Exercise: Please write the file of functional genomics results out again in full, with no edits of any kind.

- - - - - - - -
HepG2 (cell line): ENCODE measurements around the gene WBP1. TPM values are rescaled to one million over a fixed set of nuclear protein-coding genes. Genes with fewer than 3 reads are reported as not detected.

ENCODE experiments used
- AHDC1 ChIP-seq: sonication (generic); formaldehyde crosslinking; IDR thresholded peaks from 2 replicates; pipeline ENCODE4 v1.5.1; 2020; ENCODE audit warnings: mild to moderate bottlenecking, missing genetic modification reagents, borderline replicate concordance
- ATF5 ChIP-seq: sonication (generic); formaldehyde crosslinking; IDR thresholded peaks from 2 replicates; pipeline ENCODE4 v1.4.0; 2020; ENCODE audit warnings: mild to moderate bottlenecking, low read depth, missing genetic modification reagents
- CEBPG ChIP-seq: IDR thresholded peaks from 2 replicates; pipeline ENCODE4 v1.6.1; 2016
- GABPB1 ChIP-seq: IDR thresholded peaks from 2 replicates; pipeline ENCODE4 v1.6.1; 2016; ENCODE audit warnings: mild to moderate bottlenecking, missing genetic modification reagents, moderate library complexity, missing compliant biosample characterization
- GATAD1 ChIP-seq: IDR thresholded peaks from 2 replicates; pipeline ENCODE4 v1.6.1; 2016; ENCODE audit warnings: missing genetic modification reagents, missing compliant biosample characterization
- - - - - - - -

HepG2 (cell line): ENCODE measurements around the gene WBP1. TPM values are rescaled to one million over a fixed set of nuclear protein-coding genes. Genes with fewer than 3 reads are reported as not detected.

ENCODE experiments used
- AHDC1 ChIP-seq: sonication (generic); formaldehyde crosslinking; IDR thresholded peaks from 2 replicates; pipeline ENCODE4 v1.5.1; 2020; ENCODE audit warnings: mild to moderate bottlenecking, missing genetic modification reagents, borderline replicate concordance
- ATF5 ChIP-seq: sonication (generic); formaldehyde crosslinking; IDR thresholded peaks from 2 replicates; pipeline ENCODE4 v1.4.0; 2020; ENCODE audit warnings: mild to moderate bottlenecking, low read depth, missing genetic modification reagents
- CEBPG ChIP-seq: IDR thresholded peaks from 2 replicates; pipeline ENCODE4 v1.6.1; 2016
- GABPB1 ChIP-seq: IDR thresholded peaks from 2 replicates; pipeline ENCODE4 v1.6.1; 2016; ENCODE audit warnings: mild to moderate bottlenecking, missing genetic modification reagents, moderate library complexity, missing compliant biosample characterization
- GATAD1 ChIP-seq: IDR thresholded peaks from 2 replicates; pipeline ENCODE4 v1.6.1; 2016; ENCODE audit warnings: missing genetic modification reagents, missing compliant biosample characterization